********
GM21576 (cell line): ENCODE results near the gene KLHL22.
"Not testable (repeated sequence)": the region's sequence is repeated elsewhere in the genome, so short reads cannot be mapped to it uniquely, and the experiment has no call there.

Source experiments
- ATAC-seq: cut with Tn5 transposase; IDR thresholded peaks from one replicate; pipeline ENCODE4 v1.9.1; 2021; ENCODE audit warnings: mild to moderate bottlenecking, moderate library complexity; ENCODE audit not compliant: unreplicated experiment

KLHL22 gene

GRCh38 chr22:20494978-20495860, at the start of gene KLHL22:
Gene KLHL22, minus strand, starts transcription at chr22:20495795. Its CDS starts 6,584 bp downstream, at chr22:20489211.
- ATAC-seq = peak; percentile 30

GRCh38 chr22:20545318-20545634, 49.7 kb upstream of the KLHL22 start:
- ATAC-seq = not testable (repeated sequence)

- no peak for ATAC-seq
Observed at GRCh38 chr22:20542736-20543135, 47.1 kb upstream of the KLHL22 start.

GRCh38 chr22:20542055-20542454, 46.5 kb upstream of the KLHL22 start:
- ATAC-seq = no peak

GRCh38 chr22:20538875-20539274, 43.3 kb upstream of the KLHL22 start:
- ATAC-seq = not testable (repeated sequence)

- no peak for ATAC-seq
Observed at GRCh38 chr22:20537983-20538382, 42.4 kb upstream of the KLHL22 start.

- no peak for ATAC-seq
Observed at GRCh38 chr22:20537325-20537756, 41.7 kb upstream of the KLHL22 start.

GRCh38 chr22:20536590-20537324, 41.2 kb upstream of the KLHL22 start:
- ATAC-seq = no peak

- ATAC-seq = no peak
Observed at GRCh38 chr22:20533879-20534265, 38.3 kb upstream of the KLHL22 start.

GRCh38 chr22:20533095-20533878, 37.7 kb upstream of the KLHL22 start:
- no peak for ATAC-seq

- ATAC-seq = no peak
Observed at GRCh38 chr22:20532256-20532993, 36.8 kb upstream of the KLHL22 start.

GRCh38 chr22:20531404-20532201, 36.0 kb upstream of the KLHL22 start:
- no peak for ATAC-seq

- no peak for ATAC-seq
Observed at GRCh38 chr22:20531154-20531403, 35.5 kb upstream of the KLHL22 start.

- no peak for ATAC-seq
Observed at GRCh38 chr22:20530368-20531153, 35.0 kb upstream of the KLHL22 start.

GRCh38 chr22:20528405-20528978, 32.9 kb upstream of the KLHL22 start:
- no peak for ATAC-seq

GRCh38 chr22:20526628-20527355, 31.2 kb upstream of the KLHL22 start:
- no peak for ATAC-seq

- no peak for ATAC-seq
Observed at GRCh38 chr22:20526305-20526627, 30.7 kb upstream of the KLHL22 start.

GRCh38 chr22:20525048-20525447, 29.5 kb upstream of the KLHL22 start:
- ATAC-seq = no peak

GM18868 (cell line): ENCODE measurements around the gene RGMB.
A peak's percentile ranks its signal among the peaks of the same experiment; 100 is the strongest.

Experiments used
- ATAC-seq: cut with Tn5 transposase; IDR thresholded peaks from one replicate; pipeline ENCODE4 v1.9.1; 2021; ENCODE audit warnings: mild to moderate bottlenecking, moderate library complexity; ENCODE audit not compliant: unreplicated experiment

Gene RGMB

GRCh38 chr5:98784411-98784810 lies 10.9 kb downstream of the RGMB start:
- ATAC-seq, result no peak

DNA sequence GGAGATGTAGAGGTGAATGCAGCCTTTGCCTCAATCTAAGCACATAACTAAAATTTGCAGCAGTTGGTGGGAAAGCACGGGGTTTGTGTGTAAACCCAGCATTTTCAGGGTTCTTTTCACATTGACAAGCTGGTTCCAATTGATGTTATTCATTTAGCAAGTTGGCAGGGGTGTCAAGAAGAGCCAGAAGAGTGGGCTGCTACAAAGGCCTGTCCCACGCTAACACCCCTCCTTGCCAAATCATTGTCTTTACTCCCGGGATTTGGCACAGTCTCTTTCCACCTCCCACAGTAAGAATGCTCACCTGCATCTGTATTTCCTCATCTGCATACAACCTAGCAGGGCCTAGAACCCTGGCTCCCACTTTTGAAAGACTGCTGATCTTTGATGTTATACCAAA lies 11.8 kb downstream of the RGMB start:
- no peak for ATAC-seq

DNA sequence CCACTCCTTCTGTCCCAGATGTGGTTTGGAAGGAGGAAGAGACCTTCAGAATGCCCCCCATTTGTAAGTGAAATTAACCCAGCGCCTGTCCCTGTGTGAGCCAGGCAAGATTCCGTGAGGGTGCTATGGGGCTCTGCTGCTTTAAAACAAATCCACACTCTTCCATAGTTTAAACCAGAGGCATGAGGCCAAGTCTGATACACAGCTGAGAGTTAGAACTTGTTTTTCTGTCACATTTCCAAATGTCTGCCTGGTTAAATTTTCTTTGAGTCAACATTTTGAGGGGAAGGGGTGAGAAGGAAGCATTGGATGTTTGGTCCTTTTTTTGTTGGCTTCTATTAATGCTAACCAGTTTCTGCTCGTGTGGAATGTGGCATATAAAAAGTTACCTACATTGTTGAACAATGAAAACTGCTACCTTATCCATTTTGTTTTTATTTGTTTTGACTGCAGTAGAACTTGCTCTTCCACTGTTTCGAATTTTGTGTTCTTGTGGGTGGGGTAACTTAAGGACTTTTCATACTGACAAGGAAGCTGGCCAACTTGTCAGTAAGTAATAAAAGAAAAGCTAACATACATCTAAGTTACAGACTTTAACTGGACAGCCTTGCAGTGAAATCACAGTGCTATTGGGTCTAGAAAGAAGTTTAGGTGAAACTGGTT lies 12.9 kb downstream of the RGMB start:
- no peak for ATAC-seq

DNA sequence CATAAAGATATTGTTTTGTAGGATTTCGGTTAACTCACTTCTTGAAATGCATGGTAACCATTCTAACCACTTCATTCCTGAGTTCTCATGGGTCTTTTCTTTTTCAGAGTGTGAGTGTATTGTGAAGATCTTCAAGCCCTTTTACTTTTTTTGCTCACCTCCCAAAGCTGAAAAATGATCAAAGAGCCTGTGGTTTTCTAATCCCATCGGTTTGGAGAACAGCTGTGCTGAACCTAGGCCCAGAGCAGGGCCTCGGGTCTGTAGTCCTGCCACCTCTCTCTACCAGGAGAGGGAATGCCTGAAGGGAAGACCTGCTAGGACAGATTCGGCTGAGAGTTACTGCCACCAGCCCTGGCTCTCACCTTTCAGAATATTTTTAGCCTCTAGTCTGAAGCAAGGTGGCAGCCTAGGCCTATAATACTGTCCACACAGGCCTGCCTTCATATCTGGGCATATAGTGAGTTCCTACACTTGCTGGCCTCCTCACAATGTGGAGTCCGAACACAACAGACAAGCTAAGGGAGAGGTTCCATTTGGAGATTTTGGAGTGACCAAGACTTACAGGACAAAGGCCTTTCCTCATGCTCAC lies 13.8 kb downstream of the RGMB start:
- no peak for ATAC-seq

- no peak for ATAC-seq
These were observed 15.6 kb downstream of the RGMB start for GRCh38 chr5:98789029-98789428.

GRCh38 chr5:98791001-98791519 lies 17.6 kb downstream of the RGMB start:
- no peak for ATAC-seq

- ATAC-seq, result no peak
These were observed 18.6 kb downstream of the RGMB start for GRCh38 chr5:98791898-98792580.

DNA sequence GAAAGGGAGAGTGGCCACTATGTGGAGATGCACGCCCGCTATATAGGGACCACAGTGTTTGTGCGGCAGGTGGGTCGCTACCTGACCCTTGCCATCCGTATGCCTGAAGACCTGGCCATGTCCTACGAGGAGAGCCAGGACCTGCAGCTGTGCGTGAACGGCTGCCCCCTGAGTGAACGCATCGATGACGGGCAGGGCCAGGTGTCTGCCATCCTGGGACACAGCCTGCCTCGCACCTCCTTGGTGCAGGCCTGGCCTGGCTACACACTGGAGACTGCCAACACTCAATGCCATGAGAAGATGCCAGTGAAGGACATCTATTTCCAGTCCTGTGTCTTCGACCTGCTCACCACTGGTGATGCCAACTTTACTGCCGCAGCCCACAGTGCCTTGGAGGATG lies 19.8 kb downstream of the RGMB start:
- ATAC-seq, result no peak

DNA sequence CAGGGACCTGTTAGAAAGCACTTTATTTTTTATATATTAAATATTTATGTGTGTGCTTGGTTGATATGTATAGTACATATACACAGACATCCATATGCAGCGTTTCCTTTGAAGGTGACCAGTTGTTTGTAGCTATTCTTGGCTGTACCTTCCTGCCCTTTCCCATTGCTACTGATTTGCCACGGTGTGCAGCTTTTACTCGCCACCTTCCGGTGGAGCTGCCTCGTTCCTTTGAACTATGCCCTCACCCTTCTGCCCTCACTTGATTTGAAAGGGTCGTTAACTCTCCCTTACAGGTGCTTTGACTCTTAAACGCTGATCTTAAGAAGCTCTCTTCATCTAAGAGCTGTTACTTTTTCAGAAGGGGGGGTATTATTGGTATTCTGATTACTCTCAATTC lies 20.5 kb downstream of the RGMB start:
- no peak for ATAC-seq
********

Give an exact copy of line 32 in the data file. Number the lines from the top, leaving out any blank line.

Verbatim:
Observed at GRCh38 chr22:20531154-20531403, 35.5 kb upstream of the KLHL22 start.